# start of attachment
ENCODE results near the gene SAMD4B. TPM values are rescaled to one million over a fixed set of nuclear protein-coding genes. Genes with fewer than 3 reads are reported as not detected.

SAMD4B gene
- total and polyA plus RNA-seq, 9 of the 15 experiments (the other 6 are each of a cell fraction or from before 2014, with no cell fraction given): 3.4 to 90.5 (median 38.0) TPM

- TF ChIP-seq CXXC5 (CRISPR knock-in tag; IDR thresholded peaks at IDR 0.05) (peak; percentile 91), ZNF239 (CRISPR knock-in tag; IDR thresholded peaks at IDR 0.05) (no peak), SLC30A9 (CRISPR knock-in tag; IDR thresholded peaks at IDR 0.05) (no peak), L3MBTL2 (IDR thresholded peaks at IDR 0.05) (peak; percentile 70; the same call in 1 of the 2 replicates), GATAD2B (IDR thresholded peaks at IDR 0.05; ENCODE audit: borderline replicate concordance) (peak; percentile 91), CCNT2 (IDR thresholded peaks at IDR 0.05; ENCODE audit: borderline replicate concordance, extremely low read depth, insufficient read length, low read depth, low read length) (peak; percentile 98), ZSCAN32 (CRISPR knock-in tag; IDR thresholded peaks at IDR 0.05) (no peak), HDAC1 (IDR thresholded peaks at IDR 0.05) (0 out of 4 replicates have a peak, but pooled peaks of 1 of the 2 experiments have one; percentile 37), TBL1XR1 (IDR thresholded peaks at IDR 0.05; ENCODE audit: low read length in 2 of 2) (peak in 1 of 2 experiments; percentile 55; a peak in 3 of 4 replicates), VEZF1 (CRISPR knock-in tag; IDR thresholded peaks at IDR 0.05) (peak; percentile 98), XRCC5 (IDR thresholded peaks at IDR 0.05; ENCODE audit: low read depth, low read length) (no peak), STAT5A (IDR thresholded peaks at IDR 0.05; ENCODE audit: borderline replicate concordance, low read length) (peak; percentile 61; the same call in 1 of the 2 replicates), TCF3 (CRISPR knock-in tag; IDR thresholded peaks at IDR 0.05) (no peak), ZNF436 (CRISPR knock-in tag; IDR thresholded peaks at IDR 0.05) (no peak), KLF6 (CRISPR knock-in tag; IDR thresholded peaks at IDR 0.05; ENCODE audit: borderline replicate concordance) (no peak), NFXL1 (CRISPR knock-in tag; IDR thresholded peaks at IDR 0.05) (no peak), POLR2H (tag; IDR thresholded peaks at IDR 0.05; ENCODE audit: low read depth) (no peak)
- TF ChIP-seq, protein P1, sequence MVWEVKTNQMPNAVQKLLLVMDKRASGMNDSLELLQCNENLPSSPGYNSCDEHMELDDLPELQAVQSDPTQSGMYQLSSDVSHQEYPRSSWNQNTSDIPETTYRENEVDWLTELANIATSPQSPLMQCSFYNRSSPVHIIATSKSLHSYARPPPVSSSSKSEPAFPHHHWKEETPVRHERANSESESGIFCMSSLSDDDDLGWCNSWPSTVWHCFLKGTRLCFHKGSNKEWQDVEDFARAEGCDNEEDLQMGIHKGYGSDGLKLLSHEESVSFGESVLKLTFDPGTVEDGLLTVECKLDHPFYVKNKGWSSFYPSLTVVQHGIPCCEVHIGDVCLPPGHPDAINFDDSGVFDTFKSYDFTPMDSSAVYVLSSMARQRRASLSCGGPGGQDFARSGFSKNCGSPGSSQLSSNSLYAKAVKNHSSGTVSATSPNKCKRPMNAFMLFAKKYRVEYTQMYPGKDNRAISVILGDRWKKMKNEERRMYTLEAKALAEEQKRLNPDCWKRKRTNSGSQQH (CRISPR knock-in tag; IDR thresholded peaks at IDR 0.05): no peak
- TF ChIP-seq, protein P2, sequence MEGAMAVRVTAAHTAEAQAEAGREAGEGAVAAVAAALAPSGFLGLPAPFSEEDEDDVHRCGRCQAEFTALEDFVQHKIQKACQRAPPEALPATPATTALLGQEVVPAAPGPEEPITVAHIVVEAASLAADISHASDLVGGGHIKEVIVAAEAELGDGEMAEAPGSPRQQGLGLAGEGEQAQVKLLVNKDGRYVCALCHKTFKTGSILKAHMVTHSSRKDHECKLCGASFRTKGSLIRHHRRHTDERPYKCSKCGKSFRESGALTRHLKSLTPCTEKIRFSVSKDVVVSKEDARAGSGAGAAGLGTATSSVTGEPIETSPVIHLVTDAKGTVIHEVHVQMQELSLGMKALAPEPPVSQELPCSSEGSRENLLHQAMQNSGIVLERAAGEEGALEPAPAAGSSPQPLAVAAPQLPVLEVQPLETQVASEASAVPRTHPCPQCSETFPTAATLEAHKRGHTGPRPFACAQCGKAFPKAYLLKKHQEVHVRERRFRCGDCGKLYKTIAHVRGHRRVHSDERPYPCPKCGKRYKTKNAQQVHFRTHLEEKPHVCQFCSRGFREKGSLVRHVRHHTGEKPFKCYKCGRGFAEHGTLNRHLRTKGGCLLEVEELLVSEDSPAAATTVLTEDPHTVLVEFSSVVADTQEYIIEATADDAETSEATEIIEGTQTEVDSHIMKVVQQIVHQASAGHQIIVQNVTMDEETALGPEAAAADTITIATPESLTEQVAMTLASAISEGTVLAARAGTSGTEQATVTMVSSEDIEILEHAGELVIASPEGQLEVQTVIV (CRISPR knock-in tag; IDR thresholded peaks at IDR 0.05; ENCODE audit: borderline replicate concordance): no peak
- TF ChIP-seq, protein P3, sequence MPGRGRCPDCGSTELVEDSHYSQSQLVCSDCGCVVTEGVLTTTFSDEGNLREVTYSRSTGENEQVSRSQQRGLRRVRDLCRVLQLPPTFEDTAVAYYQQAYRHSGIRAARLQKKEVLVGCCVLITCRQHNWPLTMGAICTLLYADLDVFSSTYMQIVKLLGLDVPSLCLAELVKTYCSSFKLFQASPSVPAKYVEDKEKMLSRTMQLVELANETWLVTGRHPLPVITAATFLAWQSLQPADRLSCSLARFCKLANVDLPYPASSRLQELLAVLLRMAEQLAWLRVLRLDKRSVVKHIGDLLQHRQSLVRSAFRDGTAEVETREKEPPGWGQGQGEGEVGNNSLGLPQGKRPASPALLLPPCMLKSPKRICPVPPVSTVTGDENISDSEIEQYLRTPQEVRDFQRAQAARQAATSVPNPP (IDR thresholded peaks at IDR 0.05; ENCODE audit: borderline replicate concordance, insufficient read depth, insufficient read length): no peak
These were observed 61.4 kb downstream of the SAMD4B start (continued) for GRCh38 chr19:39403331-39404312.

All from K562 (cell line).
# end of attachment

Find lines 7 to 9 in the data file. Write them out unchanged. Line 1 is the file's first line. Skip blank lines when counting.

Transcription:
- TF ChIP-seq, protein P3, sequence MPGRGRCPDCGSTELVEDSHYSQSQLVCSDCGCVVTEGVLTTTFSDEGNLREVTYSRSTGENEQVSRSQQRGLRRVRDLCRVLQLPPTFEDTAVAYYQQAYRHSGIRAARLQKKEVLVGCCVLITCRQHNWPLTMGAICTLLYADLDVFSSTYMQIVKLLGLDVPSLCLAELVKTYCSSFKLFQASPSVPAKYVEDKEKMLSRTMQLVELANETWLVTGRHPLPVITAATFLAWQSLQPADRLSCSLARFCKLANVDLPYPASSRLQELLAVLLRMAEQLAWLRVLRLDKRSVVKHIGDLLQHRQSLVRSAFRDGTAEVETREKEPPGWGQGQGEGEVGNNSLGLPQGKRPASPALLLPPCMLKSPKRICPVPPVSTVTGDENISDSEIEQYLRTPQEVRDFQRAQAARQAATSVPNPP (IDR thresholded peaks at IDR 0.05; ENCODE audit: borderline replicate concordance, insufficient read depth, insufficient read length): no peak
These were observed 61.4 kb downstream of the SAMD4B start (continued) for GRCh38 chr19:39403331-39404312.

All from K562 (cell line).